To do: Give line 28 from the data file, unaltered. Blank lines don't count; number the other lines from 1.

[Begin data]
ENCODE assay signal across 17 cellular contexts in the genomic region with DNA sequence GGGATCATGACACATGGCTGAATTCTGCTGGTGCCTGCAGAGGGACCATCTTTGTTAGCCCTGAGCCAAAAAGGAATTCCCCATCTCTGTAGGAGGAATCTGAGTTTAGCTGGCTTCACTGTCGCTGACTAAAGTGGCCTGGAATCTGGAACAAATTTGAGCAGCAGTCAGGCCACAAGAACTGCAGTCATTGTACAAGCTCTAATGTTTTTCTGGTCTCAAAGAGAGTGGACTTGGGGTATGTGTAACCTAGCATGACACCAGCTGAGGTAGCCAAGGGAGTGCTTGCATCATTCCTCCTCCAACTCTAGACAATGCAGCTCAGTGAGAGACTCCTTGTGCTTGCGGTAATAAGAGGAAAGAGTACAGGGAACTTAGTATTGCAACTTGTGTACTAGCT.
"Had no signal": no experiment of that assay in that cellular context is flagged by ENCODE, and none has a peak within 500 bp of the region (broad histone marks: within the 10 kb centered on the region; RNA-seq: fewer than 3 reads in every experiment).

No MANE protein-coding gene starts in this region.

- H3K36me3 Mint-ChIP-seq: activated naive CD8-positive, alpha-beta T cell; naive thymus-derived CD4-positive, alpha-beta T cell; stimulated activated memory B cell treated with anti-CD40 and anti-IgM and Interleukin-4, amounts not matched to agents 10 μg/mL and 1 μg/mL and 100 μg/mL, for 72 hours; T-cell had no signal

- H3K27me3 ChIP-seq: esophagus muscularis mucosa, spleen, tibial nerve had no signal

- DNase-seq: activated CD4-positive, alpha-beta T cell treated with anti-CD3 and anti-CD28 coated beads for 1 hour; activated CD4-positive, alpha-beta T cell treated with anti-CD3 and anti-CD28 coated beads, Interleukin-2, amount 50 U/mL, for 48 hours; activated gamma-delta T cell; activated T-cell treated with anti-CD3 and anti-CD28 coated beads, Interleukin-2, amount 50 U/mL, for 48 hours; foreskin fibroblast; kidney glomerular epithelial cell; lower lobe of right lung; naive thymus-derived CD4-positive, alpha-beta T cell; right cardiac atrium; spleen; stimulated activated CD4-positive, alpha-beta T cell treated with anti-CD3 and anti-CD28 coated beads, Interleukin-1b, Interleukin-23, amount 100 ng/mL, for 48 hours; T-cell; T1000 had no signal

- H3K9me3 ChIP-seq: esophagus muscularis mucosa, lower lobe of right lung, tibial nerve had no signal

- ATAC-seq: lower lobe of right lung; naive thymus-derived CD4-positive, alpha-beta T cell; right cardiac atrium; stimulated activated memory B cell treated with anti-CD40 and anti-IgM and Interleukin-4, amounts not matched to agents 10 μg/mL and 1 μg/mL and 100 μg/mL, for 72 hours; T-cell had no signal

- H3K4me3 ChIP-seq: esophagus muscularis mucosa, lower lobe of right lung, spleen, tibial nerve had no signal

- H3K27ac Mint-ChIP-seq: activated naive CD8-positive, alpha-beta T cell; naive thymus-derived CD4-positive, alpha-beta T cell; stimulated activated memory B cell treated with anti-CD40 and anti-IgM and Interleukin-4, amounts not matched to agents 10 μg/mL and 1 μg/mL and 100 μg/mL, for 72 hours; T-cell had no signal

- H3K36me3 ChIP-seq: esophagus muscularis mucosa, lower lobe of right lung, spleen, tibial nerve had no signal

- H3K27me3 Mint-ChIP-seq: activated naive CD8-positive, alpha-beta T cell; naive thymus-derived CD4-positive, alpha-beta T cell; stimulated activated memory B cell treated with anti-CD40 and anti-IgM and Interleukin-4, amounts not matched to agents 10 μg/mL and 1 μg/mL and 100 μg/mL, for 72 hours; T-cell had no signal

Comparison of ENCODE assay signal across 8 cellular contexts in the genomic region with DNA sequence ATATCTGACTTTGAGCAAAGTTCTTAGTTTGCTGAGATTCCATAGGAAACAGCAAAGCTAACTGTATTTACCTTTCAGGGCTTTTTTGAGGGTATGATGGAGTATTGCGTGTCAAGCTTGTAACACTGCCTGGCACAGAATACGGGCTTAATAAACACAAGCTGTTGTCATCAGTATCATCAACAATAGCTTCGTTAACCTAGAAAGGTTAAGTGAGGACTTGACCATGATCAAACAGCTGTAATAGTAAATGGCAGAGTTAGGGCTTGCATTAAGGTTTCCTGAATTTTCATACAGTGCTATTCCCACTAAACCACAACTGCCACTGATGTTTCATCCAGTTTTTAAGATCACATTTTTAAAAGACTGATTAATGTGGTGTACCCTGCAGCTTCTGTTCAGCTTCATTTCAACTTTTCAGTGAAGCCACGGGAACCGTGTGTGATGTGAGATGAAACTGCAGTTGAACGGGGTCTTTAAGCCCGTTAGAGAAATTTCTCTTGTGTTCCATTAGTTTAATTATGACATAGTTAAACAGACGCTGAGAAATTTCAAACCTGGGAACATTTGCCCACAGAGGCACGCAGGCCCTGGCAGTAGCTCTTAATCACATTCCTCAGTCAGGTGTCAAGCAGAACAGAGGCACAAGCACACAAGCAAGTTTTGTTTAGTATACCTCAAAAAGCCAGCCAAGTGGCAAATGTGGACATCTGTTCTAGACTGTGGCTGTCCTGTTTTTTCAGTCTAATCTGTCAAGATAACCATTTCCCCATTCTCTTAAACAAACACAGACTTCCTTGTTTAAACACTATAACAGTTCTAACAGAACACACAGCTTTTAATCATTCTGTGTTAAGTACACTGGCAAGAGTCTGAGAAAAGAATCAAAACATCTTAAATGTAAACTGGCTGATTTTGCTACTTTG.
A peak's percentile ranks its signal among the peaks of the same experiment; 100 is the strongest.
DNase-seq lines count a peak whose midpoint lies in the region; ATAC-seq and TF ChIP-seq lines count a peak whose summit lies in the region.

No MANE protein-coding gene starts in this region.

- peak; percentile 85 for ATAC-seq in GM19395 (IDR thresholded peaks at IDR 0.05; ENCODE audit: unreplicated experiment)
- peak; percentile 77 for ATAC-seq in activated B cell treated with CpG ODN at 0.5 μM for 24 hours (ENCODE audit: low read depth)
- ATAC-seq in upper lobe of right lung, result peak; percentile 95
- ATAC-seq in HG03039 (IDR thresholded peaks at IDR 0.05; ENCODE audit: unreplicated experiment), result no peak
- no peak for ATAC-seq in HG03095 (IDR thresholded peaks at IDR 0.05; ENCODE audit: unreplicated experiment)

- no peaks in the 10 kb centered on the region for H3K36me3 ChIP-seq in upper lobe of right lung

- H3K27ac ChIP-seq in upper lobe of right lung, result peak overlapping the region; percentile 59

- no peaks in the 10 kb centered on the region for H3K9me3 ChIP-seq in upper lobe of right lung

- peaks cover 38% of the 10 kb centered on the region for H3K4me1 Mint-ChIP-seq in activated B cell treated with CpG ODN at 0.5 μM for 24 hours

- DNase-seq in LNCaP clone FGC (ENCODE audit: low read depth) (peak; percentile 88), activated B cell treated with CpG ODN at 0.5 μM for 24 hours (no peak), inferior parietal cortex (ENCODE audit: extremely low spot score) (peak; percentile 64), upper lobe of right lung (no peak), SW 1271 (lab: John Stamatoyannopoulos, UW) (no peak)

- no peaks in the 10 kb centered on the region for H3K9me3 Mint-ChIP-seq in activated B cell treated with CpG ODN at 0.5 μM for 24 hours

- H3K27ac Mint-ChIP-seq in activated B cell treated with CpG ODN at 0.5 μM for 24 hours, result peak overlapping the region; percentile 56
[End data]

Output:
- H3K27ac Mint-ChIP-seq in activated B cell treated with CpG ODN at 0.5 μM for 24 hours, result peak overlapping the region; percentile 56